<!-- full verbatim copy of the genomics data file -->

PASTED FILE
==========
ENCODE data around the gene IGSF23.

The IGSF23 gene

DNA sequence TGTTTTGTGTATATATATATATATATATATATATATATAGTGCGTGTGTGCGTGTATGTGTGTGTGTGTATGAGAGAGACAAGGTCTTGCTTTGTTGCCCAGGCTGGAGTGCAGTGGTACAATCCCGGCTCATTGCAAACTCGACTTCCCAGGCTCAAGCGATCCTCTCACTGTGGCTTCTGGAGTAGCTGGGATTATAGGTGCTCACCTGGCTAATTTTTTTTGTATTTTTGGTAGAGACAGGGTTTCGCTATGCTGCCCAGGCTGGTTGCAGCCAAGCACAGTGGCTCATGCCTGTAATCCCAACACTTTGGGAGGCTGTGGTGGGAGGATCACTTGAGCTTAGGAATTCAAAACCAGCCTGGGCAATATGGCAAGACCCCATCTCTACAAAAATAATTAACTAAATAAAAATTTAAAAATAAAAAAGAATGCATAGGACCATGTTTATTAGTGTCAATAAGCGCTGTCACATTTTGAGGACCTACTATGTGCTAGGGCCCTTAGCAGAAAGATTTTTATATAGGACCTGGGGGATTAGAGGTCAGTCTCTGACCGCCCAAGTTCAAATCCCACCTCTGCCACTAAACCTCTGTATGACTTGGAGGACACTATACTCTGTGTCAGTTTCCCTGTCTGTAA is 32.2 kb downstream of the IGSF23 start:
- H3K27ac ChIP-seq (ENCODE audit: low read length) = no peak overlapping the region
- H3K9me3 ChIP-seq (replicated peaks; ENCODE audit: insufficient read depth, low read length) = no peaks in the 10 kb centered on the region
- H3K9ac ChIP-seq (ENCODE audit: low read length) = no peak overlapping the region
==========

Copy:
ENCODE data around the gene IGSF23.

The IGSF23 gene

DNA sequence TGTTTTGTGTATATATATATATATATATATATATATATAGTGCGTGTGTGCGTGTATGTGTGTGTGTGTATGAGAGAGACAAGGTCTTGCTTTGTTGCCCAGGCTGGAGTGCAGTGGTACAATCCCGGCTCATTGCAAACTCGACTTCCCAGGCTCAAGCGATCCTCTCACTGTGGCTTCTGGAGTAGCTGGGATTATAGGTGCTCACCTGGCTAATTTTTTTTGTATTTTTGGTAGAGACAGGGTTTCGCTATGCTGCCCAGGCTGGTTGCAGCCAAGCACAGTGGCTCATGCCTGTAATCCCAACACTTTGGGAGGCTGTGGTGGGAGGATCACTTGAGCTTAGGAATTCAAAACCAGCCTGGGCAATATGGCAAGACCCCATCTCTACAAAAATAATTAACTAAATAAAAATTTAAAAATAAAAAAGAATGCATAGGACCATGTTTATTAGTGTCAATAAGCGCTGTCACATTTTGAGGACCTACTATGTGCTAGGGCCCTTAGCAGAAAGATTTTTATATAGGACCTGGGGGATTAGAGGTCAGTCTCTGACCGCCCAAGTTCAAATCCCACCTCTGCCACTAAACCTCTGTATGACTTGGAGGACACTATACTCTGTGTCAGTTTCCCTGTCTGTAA is 32.2 kb downstream of the IGSF23 start:
- H3K27ac ChIP-seq (ENCODE audit: low read length) = no peak overlapping the region
- H3K9me3 ChIP-seq (replicated peaks; ENCODE audit: insufficient read depth, low read length) = no peaks in the 10 kb centered on the region
- H3K9ac ChIP-seq (ENCODE audit: low read length) = no peak overlapping the region